- Telegram is a heavily encrypted messaging platform that can be accessed worldwide.
- There has been a 200% increase in fake vaccine card sales on the app since March.
- Fake COVID-related products are illegal to buy and sell and violate most social-media guidelines.
- See more stories on Insider’s business page.
Cybersecurity data firm Check Point Research began a probe into alleged Pfizer and Moderna vaccines for sale on the “dark web” in January, but its investigation quickly led to investigating other pandemic-related sales across the regular world wide web.
That was when a different platform entered the chat – Telegram.
Telegram, which has more than 500 million users, operates much like other messaging platforms such as WhatsApp, WeChat, and Viber, except it offers several unique features, like the self-destruction of messages and accounts after a certain period of time. Telegram is easier to access than the dark web because it can be downloaded from the App Store, funneling ordinary people into its message stream.
Check Point said it found a 200% increase in the number of vaccine card sales on Telegram since March. The data firm only expects this number to grow as US cities, universities, and workplaces begin rolling out vaccine mandates and millions of eligible Americans decline getting inoculated against the novel coronavirus.
“Advertisements being extended on social media platforms are ultimately funneling [users] to a darker, more dangerous criminal world with these vendors on Telegram,” Check Point spokesperson Ekram Ahmed told Insider. “And these Telegram vendors are likely an extension of darknet vendors.”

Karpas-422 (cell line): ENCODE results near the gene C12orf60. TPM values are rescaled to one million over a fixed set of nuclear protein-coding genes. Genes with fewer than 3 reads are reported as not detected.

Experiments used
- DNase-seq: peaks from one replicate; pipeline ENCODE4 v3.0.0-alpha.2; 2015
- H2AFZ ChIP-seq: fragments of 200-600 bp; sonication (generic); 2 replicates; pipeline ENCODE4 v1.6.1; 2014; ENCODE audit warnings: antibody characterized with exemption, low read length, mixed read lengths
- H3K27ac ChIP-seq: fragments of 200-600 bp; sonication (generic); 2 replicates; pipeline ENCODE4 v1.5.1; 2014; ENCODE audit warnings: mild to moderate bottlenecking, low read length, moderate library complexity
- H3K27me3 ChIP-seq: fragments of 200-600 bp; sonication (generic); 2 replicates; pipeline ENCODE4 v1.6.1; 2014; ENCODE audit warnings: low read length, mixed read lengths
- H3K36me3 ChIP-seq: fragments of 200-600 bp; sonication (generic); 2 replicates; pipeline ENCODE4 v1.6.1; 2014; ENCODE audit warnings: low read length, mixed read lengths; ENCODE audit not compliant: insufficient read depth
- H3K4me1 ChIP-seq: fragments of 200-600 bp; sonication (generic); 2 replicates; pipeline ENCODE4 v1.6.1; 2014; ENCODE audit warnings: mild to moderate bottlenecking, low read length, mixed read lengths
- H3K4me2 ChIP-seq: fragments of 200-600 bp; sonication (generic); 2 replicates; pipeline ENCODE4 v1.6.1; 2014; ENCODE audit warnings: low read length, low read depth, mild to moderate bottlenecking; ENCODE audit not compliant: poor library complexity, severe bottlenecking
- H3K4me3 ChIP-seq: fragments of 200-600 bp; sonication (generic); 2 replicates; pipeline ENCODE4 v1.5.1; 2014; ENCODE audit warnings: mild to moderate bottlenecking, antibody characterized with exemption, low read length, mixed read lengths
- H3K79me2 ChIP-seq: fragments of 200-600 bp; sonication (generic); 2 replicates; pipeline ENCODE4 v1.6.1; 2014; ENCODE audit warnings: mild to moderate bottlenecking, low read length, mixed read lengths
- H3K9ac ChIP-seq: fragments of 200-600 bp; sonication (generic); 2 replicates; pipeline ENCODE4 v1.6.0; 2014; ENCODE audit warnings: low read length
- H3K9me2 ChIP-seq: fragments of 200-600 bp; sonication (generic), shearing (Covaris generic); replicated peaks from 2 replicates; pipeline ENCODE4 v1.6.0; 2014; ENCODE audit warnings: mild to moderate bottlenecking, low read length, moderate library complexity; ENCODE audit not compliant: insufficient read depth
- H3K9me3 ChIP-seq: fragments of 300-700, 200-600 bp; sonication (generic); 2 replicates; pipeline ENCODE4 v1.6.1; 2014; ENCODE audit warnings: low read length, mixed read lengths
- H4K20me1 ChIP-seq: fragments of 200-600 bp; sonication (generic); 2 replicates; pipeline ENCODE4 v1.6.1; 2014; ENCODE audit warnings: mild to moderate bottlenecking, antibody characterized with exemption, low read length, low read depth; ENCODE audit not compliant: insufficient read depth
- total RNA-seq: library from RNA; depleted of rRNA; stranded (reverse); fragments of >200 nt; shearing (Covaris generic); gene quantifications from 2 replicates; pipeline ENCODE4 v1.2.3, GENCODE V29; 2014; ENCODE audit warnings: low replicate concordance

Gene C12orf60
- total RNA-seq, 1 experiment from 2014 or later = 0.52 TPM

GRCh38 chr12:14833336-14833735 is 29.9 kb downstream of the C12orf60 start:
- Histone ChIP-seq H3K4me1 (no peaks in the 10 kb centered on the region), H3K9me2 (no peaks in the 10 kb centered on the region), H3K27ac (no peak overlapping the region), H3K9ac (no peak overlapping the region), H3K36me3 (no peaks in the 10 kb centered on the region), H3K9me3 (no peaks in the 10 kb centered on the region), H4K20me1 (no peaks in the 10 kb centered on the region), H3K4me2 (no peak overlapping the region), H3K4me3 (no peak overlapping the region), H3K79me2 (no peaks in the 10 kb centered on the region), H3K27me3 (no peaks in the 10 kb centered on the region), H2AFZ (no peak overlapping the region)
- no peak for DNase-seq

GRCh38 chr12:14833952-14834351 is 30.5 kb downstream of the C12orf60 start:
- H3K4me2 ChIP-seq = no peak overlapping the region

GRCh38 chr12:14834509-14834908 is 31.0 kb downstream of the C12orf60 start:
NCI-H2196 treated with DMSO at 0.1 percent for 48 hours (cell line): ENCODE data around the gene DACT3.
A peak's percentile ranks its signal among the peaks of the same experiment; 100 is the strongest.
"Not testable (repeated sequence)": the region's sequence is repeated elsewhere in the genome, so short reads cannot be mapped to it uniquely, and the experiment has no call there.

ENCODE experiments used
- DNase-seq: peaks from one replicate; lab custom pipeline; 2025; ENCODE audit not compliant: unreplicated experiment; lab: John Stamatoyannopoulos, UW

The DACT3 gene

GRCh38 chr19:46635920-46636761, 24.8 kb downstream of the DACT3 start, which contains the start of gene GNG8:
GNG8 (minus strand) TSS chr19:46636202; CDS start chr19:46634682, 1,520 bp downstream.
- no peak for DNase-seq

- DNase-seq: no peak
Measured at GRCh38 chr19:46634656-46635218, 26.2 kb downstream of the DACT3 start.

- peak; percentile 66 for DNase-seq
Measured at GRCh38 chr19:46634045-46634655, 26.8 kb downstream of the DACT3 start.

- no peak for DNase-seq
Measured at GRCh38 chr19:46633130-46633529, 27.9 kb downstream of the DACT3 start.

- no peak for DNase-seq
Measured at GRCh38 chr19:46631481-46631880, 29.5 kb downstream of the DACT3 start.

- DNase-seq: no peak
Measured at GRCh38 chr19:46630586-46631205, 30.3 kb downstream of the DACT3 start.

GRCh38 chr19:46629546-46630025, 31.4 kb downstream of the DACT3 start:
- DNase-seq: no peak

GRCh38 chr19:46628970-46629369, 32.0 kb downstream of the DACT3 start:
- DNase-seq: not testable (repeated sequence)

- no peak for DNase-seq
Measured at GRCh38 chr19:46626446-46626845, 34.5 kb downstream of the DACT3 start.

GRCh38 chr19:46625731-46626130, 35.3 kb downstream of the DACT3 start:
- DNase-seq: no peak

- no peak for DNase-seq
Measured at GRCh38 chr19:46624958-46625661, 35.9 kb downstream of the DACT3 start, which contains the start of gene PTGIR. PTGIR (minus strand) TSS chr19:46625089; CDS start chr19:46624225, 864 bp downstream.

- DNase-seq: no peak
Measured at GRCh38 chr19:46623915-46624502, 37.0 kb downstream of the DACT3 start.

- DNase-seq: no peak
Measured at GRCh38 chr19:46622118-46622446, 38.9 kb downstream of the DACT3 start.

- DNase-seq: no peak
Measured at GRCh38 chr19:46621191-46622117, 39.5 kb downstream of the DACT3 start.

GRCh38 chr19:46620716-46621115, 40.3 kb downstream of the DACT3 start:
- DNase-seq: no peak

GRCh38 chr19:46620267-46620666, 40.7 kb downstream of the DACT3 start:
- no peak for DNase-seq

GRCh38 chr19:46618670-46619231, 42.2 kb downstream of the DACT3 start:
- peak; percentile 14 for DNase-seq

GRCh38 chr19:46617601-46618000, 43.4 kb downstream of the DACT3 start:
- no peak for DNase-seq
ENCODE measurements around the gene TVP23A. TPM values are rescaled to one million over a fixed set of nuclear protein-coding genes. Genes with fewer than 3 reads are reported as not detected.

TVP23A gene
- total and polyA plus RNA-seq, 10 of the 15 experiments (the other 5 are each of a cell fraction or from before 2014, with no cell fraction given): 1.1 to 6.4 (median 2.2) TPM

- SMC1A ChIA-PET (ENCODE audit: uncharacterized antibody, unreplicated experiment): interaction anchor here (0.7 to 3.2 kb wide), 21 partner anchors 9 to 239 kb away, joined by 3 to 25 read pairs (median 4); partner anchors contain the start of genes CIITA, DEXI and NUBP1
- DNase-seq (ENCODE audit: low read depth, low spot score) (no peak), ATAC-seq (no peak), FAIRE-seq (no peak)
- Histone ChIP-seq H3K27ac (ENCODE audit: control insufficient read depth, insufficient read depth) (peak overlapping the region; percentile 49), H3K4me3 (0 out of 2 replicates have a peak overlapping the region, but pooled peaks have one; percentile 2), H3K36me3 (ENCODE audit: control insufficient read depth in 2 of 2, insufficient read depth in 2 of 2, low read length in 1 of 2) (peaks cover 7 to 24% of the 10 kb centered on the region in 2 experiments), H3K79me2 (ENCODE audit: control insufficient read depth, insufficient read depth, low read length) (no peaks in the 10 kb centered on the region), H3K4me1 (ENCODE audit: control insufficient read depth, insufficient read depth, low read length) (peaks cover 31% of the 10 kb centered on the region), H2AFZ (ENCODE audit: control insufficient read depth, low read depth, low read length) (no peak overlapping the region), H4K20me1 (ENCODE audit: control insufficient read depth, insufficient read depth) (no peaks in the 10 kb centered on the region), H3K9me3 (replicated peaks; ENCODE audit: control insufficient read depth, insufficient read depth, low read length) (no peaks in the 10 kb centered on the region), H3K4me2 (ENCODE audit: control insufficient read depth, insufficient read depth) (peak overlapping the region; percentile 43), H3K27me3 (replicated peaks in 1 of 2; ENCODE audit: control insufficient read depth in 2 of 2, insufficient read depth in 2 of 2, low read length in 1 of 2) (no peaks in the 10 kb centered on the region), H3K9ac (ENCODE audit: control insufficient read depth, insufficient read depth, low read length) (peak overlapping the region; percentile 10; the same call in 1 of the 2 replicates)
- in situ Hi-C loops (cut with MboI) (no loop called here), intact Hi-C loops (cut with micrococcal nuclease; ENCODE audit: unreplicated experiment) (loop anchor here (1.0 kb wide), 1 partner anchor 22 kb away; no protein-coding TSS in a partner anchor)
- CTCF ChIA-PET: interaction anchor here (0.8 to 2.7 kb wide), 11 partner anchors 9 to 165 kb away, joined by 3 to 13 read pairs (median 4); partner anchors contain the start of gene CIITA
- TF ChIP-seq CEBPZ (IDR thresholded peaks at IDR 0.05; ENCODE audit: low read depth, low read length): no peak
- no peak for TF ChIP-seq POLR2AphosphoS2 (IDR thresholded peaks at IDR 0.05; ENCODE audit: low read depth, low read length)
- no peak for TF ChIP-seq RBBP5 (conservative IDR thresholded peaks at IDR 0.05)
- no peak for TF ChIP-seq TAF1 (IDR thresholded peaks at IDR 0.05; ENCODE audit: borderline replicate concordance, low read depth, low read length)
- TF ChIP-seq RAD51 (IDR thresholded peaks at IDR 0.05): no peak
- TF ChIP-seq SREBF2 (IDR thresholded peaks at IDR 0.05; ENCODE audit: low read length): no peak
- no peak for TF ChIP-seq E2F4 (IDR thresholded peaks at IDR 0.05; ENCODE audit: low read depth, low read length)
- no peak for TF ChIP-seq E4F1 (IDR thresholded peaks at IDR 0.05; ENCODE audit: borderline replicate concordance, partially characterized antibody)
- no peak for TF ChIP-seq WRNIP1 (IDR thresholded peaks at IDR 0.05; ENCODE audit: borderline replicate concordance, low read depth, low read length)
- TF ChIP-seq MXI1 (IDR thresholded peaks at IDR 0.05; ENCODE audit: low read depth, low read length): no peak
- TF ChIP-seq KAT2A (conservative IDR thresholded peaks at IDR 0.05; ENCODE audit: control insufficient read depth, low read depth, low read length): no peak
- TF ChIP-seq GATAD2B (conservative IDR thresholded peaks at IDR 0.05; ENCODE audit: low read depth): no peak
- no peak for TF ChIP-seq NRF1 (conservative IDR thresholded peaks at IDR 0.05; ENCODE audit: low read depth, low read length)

“There’s been a macro shift that has happened from the dark net all the way towards Telegram, in terms of these fake or fraudulent coronavirus services,” Ahmed added. “I think as more and more vaccine mandates get rolled out, this market thrives.”
The end-to-end encryption is available for features like voice or video calls and Telegram’s “secret chats” feature, providing an extra barrier of protection for users. But most other activity on the app can be monitored by Telegram administrators, who can technically alert authorities to observable activity around the sale of vaccine cards.
Telegram did not respond to Insider’s request to comment on how its platform is being used.
In recent months, arrests have surged related to the sale and usage of fake vaccine cards. Buying and selling fake cards is a federal crime because the cards have unauthorized use of an official government seal.
“The only legitimate way to get proof that you’re vaccinated – or that you test negative – is to get vaccinated and to test negative,” a spokesperson from the FTC told Insider.
Buying and selling fake vaccine cards violate the terms of agreement for social media sites like Facebook, Instagram, Twitter, and TikTok, spokespeople from the companies explained to Insider. Those platforms use algorithms and second-hand user reporting to catch accounts in violation of these rules. Violators can face suspension and termination from the social media sites.
Aside from the potential legal liability for taking part in fake vaccine-card sales, there’s the risk of handing over personal information to near-anonymous vendors who populate Telegram. When Check Point investigated the app posing as potential buyers, Ahmed and his team were asked intrusive questions about personal details by fake vaccine card vendors, including location, birthday, email address, workplace, and banking information.
Vendors can use this sensitive information against buyers, committing crimes like identity theft or fraud.
“The type of information that they ask for is a little bit more intrusive than what you would need to just craft a fake card and ship it over,” Ahmed explained. “Anytime you share your information with someone on the darknet, or even these Telegram vendors, you have no idea what they can do with it.”